Supreme Court To Hear NEW Louisiana Abortion Dispute

For all the fuss that has been made over the SCOTUS in recent years, very little of consequence has actually happened.  It seems disqualifying potentially dangerous candidates for personal reasons has become a national pastime.  For what few cases reach their bench, the circus around new Supreme Court nominees has far outweighed the hubbub of any of their recent decisions.

That is, until Friday, October 4th, when they took on the most recent case concerning new abortion contingency legislation from Louisiana.

The Daily Caller reports:

At issue in Friday’s case is a Louisiana law called the Unsafe Abortion Protection Act or Act 620. The measures requires that physicians who perform abortions have admitting privileges at a nearby hospital. Pro-choice litigators say the law is identical to a Texas regulation the Supreme Court struck down in a 2016 case called Whole Women’s Health v. Hellerstedt.

Opponents of Act 620 say it is little more than a stealth measure to end abortion. They fear physicians will have difficulty obtaining admitting privilege despite good faith efforts to comply with the state’s regulation, meaning qualified doctors might have to close their practices without good reason. They further say the admitting privileges requirement is medically unnecessary, since few abortions require emergency surgical intervention.

I would say there’s potential for a lot more if you also count the babies that survive.

Of significant note is this tidbit right here:

After Texas implemented the regulation at issue in Whole Women’s Health, half of its 40 abortion clinics closed. Pro-choice advocates warn of a similar outcome in Louisiana, which has just three abortion providers.

That’s a very interesting way to word it, as “providers” does not translate to “clinics.”  Planned Parenthood is just one “provider;” one of several in the nation, with multitudinous clinics to their name.  It does not disclose just how many clinics there are.  Some are even known to operate in secret, but that’s another show.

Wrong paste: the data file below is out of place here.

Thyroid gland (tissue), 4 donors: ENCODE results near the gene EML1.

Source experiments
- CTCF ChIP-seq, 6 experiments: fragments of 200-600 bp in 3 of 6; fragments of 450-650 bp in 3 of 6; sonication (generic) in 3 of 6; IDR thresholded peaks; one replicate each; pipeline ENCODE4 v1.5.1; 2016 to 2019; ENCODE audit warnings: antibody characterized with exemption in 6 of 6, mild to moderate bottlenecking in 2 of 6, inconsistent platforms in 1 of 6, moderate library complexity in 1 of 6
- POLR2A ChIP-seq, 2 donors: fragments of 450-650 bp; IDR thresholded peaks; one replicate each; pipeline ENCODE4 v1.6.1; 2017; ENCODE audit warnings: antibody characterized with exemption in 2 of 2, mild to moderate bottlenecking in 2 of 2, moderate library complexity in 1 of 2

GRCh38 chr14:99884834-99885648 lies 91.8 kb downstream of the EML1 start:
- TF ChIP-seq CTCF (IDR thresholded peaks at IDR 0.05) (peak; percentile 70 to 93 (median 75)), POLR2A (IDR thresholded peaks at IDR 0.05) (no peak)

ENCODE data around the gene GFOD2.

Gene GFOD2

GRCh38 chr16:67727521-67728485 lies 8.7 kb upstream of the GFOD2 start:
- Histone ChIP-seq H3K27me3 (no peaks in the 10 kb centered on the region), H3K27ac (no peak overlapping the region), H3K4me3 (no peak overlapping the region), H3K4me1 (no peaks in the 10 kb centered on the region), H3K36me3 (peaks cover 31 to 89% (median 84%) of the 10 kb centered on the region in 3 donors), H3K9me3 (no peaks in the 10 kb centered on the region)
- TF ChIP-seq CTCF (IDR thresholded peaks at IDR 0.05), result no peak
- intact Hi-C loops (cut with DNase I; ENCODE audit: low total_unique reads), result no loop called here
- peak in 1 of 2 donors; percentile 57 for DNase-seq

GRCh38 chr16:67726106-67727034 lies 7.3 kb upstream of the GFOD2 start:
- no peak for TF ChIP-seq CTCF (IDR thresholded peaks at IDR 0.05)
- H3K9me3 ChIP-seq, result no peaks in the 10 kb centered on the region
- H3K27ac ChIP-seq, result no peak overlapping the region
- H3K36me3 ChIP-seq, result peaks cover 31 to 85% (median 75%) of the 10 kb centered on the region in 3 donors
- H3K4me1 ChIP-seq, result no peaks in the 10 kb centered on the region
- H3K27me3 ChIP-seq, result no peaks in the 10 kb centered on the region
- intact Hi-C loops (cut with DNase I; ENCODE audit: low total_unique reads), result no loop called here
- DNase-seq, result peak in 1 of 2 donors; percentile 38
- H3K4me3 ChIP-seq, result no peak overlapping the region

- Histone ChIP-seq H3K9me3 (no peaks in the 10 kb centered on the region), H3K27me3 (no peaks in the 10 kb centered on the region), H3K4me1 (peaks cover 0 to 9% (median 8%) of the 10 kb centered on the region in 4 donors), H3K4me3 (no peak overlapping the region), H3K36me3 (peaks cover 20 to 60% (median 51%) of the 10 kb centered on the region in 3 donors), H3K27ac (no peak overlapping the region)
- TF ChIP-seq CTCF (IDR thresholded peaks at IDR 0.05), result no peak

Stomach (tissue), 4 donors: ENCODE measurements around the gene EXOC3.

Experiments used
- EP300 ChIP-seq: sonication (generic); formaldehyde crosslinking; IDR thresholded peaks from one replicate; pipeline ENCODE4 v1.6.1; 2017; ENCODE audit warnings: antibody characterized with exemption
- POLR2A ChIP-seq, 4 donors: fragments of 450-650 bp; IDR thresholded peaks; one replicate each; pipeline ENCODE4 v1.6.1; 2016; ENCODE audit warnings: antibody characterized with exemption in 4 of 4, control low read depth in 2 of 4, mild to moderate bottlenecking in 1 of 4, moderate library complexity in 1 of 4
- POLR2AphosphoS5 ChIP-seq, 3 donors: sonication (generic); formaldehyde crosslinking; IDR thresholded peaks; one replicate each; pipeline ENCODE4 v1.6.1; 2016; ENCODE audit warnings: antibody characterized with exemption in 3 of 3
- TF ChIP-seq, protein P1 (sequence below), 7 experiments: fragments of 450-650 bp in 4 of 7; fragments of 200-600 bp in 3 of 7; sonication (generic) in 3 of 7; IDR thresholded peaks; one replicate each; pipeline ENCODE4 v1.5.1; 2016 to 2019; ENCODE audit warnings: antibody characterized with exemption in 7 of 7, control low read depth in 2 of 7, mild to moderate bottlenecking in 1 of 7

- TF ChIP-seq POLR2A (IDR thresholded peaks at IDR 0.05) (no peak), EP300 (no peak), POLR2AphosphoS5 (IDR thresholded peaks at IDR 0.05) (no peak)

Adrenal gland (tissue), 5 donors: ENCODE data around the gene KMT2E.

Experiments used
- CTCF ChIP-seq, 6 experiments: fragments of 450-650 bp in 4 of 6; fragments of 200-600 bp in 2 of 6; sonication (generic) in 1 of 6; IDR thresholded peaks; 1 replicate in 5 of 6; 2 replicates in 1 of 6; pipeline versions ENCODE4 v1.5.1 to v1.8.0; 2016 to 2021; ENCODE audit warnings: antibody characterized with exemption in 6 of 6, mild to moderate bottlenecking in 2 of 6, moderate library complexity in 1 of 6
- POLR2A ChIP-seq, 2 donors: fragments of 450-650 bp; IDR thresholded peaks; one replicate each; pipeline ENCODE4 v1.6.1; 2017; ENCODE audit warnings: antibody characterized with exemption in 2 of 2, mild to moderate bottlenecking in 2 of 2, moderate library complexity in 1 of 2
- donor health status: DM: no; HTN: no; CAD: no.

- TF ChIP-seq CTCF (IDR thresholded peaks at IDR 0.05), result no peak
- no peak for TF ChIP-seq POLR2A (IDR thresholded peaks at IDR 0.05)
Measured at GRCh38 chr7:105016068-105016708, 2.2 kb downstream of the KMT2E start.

If you swim all the way to the very bottom of the article you’ll find that this paltry, oppressed lonesome trio of abortion providers still manage a rate of 10,000 abortions annually in Louisiana.  That’s not a small operation.  That’s 27 abortions a day, that doesn’t sound very ‘rare’ to this author.  How many of those children are extracted at term, and how many would survive the procedure if they were required to be in ambulance distance?

It would seem this law is designed to give abortion practitioners no excuse to not preserve life that resists their efforts.  This statute would mean no more Louisiana children would be thrown screaming into dumpsters or harvested alive because “oops, the hospital’s too far away.”  Even disregarding the ‘clusters of cells,’ there’s no reason a clinic shouldn’t be within safe distance and have an open bed reserved for any women that have botched abortions on their watch.  This is about the safety and health of the mother, after all.  If 63 million children didn’t matter, surely these most noble Women’s Advocates’ profits wouldn’t compare to their clients’ safety either.

No matter which way you see it, an affirmation of Act 620 by the Supreme Court would be a stand against corporate profit-mongering in favor of enforcing ethical practice and human rights.  This author knows those are very muddied phrases thanks to the abortionists, but good should win out here.  Is this really what the Kavanaugh detractors were afraid of?

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